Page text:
Running Dry: The Future of the Ogallala Aquifer

by Alex Stanek, Political Science major

In the Great Plains region of the United States, one source provides water “nearly one-fifth of the wheat, corn, cotton, and cattle produced in the United States” (USDA). Unfortunately for farmers in the region, this water source is being overused and rapidly depleted, with groundwater levels in some areas dropping as much as 150 feet.

In an attempt to preserve this important resource, the federal government has stepped in and started the Ogallala Aquifer Initiative, through the US Department of Agriculture’s National Resources Conservation Service. This program was established to provide “technical and financial assistance to selected agricultural producers to help them implement conservation practices needed on their operations” (USDA).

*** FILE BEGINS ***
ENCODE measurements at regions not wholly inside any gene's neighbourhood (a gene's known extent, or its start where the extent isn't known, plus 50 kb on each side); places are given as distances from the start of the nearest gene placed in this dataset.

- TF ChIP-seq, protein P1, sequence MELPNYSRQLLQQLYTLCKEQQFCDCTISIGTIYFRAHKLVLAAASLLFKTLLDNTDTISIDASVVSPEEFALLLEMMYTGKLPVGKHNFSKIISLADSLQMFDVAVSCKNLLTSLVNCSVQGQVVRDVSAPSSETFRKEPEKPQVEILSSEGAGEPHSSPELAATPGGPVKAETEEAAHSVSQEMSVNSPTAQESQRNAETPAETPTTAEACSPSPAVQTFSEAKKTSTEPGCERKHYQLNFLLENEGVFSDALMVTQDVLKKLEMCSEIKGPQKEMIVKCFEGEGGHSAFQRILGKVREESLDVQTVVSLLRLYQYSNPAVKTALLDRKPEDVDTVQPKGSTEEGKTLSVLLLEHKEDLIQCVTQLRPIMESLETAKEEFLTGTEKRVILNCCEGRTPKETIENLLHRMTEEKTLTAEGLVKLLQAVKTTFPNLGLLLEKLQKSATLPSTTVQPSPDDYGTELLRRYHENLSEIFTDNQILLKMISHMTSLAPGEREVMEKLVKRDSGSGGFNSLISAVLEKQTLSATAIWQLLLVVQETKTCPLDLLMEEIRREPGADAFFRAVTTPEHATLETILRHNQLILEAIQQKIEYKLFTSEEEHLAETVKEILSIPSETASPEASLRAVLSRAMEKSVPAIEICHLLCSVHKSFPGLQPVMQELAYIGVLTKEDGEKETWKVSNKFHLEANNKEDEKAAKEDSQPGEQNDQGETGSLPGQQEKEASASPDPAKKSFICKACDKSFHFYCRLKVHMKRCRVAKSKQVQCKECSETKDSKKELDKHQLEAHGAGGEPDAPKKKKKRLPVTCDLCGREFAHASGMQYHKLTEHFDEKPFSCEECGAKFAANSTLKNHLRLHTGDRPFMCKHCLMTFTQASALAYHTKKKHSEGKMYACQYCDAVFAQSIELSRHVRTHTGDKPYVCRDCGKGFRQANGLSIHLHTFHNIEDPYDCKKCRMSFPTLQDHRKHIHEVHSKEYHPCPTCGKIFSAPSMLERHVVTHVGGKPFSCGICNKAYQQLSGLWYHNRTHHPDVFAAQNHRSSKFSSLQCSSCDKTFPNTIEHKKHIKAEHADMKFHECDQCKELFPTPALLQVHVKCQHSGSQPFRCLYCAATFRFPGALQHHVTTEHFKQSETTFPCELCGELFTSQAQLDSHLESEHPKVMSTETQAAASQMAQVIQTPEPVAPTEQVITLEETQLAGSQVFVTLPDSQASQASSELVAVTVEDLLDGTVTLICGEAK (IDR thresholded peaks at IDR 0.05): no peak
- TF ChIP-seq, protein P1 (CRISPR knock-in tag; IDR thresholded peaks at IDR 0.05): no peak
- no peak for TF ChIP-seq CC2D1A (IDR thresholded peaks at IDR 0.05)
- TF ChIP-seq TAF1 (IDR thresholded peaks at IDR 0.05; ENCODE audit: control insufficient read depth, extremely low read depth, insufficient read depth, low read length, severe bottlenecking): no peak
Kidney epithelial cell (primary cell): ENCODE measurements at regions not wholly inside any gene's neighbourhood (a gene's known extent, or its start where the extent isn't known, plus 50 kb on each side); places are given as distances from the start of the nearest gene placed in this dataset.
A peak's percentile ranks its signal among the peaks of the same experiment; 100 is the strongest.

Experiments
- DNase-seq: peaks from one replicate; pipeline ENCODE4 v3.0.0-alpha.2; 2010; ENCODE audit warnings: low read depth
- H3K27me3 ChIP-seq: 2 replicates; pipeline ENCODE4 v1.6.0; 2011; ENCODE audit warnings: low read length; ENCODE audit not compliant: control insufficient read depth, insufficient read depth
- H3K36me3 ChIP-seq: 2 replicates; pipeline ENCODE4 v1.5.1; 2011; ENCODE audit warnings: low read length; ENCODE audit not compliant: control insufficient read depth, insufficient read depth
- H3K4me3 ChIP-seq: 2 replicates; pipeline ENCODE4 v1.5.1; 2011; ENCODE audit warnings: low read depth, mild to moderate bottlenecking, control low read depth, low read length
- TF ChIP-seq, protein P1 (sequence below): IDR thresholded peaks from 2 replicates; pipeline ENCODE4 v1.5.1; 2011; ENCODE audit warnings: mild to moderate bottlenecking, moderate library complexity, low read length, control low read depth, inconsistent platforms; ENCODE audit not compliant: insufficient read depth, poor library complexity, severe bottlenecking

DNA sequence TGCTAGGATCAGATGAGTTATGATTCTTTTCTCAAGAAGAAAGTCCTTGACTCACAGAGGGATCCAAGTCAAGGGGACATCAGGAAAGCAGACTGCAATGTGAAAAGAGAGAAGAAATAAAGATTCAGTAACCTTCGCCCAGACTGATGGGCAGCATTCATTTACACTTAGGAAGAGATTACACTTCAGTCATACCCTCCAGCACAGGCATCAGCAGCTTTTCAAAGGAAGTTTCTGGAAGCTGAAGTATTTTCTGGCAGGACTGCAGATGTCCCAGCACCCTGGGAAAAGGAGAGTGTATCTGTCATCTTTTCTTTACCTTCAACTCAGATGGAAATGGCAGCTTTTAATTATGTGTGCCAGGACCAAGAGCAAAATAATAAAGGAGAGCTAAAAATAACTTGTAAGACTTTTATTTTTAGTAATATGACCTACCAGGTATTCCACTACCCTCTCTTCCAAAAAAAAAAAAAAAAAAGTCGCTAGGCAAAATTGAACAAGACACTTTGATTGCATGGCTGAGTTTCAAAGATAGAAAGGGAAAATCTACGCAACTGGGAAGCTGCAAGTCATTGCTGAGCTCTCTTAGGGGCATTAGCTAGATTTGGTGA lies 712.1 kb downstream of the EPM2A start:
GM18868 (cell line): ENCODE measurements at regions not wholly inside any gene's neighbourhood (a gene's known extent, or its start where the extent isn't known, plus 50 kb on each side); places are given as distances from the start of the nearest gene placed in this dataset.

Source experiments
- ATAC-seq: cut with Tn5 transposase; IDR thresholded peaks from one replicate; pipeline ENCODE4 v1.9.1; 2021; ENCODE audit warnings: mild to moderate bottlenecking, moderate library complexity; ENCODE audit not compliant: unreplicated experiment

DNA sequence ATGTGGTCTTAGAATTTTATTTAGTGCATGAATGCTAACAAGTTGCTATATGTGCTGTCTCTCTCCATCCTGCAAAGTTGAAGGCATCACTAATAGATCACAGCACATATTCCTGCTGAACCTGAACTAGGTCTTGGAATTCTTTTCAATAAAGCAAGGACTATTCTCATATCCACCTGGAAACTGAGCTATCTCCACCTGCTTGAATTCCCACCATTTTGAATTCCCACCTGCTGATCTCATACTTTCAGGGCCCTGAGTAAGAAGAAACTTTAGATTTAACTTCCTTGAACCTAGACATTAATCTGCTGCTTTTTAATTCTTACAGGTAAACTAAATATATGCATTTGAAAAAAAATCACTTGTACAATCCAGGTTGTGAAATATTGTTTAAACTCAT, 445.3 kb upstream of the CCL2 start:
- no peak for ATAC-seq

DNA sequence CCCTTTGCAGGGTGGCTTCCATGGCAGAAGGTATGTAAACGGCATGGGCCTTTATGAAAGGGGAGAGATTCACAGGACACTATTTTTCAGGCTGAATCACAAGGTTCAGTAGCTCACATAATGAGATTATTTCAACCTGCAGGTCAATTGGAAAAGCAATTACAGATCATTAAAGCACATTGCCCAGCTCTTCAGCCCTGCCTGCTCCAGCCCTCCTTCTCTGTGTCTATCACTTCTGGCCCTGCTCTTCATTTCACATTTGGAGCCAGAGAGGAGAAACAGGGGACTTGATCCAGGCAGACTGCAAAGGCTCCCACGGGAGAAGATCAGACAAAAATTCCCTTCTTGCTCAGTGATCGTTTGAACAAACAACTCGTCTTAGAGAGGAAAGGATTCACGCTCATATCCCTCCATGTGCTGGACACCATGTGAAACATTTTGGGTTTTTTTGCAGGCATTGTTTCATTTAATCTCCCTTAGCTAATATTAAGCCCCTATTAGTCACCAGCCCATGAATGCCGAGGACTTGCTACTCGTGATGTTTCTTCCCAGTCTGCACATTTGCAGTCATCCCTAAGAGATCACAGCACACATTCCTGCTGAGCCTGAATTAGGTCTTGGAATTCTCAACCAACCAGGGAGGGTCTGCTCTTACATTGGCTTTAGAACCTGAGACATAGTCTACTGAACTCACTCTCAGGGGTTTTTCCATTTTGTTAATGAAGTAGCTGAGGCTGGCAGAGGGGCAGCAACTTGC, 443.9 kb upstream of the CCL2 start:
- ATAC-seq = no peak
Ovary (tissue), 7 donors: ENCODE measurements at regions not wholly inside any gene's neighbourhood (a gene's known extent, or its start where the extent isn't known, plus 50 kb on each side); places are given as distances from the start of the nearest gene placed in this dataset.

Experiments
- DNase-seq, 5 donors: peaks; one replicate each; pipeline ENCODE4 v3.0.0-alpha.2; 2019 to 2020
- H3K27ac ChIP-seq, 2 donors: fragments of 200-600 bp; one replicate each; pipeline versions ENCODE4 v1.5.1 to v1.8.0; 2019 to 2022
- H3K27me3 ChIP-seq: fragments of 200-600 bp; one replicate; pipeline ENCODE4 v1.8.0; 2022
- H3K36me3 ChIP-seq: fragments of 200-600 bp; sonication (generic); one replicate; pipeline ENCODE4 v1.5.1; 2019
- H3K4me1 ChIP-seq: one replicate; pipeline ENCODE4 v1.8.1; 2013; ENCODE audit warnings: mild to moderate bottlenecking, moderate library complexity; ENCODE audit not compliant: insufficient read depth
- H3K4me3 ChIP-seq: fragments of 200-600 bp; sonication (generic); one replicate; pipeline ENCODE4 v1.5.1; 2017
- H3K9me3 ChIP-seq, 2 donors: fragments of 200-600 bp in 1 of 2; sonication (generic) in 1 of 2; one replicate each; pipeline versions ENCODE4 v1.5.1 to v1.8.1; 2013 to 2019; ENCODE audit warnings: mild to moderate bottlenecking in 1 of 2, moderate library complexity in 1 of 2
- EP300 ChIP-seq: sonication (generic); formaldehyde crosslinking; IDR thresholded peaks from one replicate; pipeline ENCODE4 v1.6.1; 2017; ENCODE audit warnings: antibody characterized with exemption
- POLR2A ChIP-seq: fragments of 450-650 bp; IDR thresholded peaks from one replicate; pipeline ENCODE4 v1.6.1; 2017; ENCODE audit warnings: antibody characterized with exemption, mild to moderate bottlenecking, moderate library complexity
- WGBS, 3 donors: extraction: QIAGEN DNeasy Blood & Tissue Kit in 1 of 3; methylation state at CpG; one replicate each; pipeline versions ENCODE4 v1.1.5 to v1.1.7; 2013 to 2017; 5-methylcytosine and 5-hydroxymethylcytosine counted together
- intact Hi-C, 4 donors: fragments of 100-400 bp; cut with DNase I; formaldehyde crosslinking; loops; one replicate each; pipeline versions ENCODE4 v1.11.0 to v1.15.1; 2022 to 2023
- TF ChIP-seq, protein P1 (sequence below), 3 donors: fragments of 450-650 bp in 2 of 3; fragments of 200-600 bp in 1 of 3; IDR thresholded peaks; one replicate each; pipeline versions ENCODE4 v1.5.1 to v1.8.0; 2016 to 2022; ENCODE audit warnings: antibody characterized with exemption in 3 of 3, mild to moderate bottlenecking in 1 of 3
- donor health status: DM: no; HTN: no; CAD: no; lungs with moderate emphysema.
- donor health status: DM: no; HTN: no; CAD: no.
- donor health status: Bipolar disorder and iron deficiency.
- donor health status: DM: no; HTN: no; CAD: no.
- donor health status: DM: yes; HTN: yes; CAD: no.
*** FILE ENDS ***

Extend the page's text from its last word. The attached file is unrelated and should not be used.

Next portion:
So far, the results have been promising, but not enough to reverse the overuse. Since the program was started in 2011, the NRCS has invested $66 million in financial assistance. This money has helped more than 1,500 agricultural producers on 325,000 acres use less water, reducing water withdrawals by at least 1.5 million acre-feet (USDA). Put another way, that’s a whopping 489 billion gallons of water left in the ground for future generations.

While the problems the Ogallala faces are difficult, efforts to reduce water usage can be successful. Through programs like the Ogallala Aquifer Initiative, hopefully we can reduce water usage in the region, and preserve the precious resource for future farmers.

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Alex Stanek is a senior at The Ohio State University, where he studies Political Science. When he’s not studying for his next exam, you can find him reading the news or watching soccer.

This blog post was an assignment for Societal Issues: Pesticides, Alternatives and the Environment (PLNTPTH 4597). The views expressed are those of the author and do not necessarily reflect the views of the class, Department of Plant Pathology or the instructor.

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